Kim Jong Un. ABC News photo
Seoul - As the world watches and wonders whether six decades of Kim family deification in North Korea can continue under new leader Kim Jong Un, speculation is mounting about who the son really is as details of his secretive past are patched together.
Little is known about the young Kim, the heir apparent of a nation possessing nuclear power and the world's fourth-largest military. His name, age, marital status, and educational background remain sketchy and no one from the outside world has even heard his voice.
"His personality is known to be cruel and brutal. When firing the old officials, he does it very easily, very quickly," said Ha Taekeung, president of Open Radio for North Korea, an interest group based in Seoul. Young but charismatic, Kim likes to speak more than listen at meetings, he said.
Kim is fond of China politically, but not culturally because of their low living standards. "It's because he is more prone to westernized lifestyle" from being raised "in a luxurious environment in North Korea and in Switzerland," Ha said.
Kim Jong Un's birth year was suddenly changed from 1983 to 1982 last year, making him either 27 or 28. From 1998 to 2001, when he reportedly attended a school in Switzerland, he was known as Pak Un. But his real name had turned out to be Kim Jung Oon, according to South Korean intelligence, with the last character of his first name Oon meaning "cloud." It was later changed to Kim Jong Un, with a different character that means "lighting up." Analysts have said this was a calculated move to justify the succession so as to make it appear that he was destined to "lighten up'" his father and grandfather's legacy instead of "clouding" it.
The world got a first glimpse of Kim Jong Un when his photo was published in state media Sept. 30, 2010. Many South Koreans were stunned because of his striking resemblance to North Korea's late-founder Kim ll Sung. Same chubby face with a slick pulled-back hairdo; he was even wearing the same china-collared outfit that his revered grandfather used to sport. That resemblance is exactly why he was "daddy's favorite" from early years, according to Kenji Fujimoto, who wrote a best-selling memoir about the Kim family after serving as their chef for 13 years.
Vienna resident Joao Micaelo told Reuters that he was a good friend of Kim Jong Un as a teenager, though he went by a different name then and his friends had no idea he was related to the North Korean leader.
"He was a big fan of the Chicago Bulls … His life was basketball at this time," Micaelo said. "I think 80 percent of our time we were playing basketball." They would watch Jackie Chan action movies, do homework and play video games. "He was a good friend. He was very quiet. He was a nice guy."
Another former classmate at the Steinhoelzli school in the Berne suburb of Liebefeld told Reuters, "He was funny. Always good for a laugh."
South Korean media has been writing about Kim Jong Un with what little they can gather. Chosun Ilbo, one of the largest newspapers, chose five keywords regarding Kim Jong Un: swiss-educated, competitive, military academy, rookie complex, and Kim Il Sung impersonation.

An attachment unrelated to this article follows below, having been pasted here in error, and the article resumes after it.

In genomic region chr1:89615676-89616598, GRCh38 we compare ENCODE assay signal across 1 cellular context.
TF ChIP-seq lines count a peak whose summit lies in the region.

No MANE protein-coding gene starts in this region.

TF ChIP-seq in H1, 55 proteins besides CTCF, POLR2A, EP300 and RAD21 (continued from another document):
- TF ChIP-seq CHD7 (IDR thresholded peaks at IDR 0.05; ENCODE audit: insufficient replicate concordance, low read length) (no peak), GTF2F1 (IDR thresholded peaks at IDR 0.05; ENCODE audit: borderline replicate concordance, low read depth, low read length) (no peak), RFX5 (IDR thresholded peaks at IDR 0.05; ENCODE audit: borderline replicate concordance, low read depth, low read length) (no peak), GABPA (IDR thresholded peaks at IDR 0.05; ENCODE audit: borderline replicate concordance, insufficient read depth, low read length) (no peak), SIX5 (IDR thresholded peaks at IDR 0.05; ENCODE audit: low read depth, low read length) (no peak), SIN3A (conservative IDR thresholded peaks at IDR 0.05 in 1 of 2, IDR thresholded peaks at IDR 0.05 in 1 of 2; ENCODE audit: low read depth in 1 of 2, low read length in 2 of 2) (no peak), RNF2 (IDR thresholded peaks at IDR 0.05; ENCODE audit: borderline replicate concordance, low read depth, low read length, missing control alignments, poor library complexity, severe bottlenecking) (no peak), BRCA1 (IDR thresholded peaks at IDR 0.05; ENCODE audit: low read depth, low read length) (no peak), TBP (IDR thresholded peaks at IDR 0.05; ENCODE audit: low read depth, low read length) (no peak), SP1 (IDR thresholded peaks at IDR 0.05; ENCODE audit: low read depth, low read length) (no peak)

Referred to as a "young general" and "new star general" in his early twenties, the young Kim was hailed a few years later by state media as "a gifted person of military strategy and unrivalled genius" and a "genius who is well-acquainted in modern military science and technology."
This week, he became the "great successor" immediately after the announcement of his father Kim Jong Il's death. A day later, he was elevated to a "great person born of heaven," a propaganda term previously reserved only for his father and grandfather.
A song dedicated to the "young star" was taught in every village and by last year, and the state media officially started to refer him as general. Since then, town propaganda departments were reportedly educating villagers on how the young Kim started shooting guns at the age of 3 and hit every target by the age of 9. According to Chosun Ilbo, they have also depicted him "driving a car at the age of 8? and "a basketball player who plays better than a famous professional."
North Korean state media reported earlier this month that Kim Jong Un's slicked-back, high-sided haircut is a fashion hit in Pyongyang and young men are queuing up at barber shops. Dubbed the "young and ambitious" look, state media quoted a resident Kim Moon Hyuk as saying "the flattop form looks full of spirit and passionate but at the same time gives a neat and elegant look."
A North Korean defector, Kim Hae-Sook, 50, testified to the Royal United Services Institute (RUSI) in London earlier this year that she heard from a high-level official in North Korea that Kim Jong Un underwent six plastic surgeries to look like his grandfather with chubby cheeks and a double chin. Fujimoto had also told Japanese reporters that he did not recognize Kim at first when North Korea published the first picture in 2010, as he looked so different from his teenage years.
Meanwhile, South Korean activists and defectors are launching giant balloons containing propaganda leaflets into North Korea, according to media reports. The leaflets, which oppose another hereditary power transfer in the North, have previously drawn the ire of leaders in Pyongyang. Some of the leaflets showed graphic pictures of former Libyan strongman Moammar Gaddafi's battered corpse and described his gruesome death.
It's unclear whether the body of Kim Jong Il will be displayed in a glass coffin next to that of his father, Kim Il Sung, who died in 1994.
North Korea has declared an 11-day period of mourning and a state funeral and a national memorial service for on Dec. 28-29.
ABC News' Seoyoung Cho and Sooyun Yum contributed to this report.